Details remain unclear surrounding Science Minister Greg Hunt’s intervention into CSIRO climate research, with media reports suggesting that the announcement of additional climate science jobs does not include any new money from the Turnbull Coalition Government.
The $37 million appropriation – tied directly to the nascent Climate Science Centre (CSC) in Hobart – will apparently be sourced from CSIRO’s own funds over ten years and involves the creation of 15 new positions, based at locations still to be determined.
After more than two years since the nominal expiry of the current enterprise agreement, management will finally ask CSIRO staff to vote on their proposed replacement that will strip many important workplace rights in return for a paltry pay offer.
It’s arguably the worst workplace deal offered to staff in CSIRO’s history.
The Staff Association is preparing an updated, detailed analysis of management’s proposal. In the meantime, here’s an overview of key rights and conditions under threat.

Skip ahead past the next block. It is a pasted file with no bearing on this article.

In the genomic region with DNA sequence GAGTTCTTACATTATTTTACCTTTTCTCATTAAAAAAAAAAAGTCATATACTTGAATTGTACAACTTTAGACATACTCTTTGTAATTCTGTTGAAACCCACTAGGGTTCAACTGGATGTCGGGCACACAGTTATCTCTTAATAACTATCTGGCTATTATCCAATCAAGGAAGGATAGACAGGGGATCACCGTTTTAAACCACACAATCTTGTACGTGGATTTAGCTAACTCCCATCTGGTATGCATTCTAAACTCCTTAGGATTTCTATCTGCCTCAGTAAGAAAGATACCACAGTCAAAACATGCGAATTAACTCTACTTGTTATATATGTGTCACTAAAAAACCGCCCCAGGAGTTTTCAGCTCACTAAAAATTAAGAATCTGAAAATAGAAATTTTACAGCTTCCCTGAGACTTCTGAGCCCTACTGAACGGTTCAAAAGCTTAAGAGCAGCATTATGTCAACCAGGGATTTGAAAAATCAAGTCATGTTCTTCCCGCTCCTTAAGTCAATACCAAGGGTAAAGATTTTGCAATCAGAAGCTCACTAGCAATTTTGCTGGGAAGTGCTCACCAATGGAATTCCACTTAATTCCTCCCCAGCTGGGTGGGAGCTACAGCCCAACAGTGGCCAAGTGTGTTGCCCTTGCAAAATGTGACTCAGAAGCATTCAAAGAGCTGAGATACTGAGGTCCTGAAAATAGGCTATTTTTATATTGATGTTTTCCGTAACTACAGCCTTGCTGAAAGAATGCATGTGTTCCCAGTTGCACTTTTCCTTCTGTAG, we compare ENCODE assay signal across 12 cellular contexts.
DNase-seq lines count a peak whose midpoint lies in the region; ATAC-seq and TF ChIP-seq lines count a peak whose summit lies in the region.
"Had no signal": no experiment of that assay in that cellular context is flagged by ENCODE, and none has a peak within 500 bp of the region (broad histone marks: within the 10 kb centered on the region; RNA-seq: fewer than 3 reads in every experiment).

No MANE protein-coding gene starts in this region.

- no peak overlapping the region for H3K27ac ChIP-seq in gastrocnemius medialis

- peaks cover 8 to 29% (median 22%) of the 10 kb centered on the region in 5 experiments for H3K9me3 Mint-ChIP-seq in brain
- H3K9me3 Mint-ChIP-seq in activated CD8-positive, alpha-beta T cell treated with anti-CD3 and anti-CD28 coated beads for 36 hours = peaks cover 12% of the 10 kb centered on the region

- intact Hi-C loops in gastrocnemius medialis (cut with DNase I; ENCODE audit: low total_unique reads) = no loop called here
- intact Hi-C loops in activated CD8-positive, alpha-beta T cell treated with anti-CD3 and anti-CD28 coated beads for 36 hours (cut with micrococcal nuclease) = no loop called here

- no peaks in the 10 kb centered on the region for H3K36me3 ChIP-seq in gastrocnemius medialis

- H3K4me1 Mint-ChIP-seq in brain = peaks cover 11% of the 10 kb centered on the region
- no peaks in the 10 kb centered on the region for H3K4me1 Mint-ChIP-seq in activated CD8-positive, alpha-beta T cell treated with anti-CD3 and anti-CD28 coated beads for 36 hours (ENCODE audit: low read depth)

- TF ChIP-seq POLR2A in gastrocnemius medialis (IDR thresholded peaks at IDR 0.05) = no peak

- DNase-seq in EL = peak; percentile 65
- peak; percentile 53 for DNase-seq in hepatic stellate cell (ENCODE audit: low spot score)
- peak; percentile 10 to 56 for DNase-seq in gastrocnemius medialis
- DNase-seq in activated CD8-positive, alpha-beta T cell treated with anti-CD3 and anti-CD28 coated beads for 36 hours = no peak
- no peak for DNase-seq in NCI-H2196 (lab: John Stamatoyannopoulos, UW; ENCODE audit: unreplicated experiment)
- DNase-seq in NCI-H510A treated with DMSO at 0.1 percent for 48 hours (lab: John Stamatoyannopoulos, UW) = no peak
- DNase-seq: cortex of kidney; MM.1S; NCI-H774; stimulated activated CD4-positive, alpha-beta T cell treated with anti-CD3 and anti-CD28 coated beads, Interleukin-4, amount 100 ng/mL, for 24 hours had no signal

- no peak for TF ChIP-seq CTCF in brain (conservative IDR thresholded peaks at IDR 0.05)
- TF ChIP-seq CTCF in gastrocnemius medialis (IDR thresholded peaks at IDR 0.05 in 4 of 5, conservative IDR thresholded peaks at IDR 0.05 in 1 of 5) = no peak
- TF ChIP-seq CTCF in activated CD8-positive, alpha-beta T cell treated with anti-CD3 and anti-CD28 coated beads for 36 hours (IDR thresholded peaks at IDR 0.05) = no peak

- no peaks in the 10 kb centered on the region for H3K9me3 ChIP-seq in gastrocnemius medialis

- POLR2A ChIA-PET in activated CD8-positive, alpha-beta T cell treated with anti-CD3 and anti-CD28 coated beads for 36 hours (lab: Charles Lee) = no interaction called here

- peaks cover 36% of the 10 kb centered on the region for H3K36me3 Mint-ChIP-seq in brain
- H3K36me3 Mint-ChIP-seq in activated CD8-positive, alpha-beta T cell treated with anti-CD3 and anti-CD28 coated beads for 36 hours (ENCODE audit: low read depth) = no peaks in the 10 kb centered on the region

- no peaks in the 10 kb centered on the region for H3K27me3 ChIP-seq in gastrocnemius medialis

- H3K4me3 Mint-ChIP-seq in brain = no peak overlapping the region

CSIRO’s Executive Team has provided the strongest indication yet that staff will receive a chance to cast their verdict on management’s controversial enterprise bargaining strategy.
In an email to staff, Executive Director Dr Peter Mayfield said that the management negotiation team were preparing for an all staff vote on their enterprise agreement (EA) proposal; almost two years since the nominal expiry of the existing deal.